Once it has been determined that a part can be fed by a bowl feeder, the remaining consideration is the maximum feed rate that can be obtained from the feeder. The feed rate of the part must be within the cycle time of the complete assembly operation. This rate, for a given conveying velocity, depends upon the physical size of the component and the features for orientation. For parts symmetrical about all axes, e.g. cubes, spheres, every part will leave the feeder 'first time through', or 100% of the parts will leave the bowl because no tooling is required. This 'first time through' rate is the measure of a part's efficiency at being fed automatically. These parts will always be correctly orientated and ready for insertion. Components having little symmetry have a much lower tooling efficiency and it can be difficult to achieve the required feed rate using one bowl feeder with passive tooling.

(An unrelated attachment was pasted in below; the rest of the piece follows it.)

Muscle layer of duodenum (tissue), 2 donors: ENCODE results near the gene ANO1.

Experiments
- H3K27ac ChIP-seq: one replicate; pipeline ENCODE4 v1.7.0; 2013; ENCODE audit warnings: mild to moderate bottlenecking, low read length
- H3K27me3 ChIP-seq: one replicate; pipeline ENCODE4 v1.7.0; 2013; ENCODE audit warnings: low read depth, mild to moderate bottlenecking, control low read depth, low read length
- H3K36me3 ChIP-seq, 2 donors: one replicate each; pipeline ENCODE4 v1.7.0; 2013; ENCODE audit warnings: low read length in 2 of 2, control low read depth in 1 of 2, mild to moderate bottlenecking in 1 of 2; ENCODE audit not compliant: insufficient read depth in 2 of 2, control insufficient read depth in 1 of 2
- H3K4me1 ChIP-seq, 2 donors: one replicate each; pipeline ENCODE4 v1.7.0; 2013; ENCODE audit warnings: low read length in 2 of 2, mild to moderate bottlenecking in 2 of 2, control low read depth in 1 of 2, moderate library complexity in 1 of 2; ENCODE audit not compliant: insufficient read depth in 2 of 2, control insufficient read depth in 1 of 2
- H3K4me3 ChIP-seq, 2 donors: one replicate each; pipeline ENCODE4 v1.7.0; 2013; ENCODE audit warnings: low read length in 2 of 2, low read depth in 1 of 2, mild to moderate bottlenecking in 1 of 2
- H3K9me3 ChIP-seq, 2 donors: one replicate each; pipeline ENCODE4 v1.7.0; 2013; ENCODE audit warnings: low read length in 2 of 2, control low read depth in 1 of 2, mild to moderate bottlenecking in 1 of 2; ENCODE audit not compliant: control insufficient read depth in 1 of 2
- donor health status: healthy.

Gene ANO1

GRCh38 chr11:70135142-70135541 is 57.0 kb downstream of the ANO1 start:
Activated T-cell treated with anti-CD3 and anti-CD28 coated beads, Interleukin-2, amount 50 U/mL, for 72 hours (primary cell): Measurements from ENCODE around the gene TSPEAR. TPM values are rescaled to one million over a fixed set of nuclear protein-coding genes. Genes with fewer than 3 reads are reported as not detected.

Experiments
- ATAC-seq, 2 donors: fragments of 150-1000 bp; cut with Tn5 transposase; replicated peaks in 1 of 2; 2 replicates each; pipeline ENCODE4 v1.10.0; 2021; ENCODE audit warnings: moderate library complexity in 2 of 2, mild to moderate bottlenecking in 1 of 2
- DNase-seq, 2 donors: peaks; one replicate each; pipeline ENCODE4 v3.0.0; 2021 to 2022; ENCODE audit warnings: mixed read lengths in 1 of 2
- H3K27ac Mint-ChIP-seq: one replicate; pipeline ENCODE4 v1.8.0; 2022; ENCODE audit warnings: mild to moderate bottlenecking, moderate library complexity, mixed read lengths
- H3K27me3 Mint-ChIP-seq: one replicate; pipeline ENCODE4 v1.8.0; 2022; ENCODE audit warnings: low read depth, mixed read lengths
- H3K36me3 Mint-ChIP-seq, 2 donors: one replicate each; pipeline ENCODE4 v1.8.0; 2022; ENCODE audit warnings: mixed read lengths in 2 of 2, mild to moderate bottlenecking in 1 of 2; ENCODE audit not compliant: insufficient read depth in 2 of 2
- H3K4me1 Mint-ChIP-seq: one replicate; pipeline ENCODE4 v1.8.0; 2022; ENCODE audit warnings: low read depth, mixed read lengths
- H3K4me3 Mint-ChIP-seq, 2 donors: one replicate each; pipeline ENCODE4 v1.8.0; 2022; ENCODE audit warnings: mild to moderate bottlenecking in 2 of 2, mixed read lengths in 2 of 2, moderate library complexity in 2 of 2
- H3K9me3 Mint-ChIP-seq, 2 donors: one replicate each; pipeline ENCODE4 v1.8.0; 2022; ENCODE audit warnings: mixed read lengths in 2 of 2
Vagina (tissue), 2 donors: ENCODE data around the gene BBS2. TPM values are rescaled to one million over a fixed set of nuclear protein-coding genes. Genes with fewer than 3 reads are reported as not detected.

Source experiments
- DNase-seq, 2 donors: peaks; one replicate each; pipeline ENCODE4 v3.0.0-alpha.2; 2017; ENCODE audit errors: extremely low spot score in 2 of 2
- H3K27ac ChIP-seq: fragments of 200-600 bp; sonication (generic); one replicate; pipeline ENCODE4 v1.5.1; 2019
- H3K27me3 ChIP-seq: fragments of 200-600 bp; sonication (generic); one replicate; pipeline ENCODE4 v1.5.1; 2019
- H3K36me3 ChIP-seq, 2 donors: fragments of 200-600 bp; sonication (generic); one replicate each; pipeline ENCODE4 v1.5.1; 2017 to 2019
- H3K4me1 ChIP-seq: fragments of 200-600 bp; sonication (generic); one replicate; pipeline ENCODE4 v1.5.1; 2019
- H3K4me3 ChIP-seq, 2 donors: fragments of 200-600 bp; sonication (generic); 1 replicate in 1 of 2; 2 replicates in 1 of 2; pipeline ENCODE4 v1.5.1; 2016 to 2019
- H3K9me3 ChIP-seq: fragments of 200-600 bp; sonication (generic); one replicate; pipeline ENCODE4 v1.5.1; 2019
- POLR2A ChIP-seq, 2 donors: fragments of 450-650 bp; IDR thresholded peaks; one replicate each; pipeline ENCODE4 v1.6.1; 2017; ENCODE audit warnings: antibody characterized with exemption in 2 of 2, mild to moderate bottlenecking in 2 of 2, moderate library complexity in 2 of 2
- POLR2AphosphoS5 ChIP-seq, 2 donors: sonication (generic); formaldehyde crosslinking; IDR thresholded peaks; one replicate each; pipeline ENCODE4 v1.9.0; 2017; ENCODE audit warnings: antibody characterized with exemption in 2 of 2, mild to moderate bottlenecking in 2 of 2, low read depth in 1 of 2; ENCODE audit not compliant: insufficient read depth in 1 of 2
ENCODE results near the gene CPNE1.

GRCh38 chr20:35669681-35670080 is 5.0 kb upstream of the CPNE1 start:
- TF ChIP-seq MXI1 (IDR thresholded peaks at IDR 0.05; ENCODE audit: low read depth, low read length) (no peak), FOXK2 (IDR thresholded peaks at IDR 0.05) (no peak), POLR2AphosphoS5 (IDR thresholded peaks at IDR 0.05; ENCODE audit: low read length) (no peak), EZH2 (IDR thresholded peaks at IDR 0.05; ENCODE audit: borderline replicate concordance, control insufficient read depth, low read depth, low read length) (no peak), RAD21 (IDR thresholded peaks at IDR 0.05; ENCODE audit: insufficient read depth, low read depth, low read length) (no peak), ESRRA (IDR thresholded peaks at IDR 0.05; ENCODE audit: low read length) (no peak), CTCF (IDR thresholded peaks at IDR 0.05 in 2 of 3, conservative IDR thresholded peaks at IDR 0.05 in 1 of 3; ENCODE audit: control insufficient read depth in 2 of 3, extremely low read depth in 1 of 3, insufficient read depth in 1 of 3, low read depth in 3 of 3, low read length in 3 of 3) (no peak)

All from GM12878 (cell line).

Parts feeding is the most difficult area of assembly automation.
If the part can be automatically fed and orientated to the workhead
then it can usually be assembled.
The final parts forming stage can be used as a method for feeding
difficult parts. The parts are usually fed in bulk on strips and
pressed or guillotined, before being fed to the workheads. The
strips are easy to handle and orientation can be better controlled.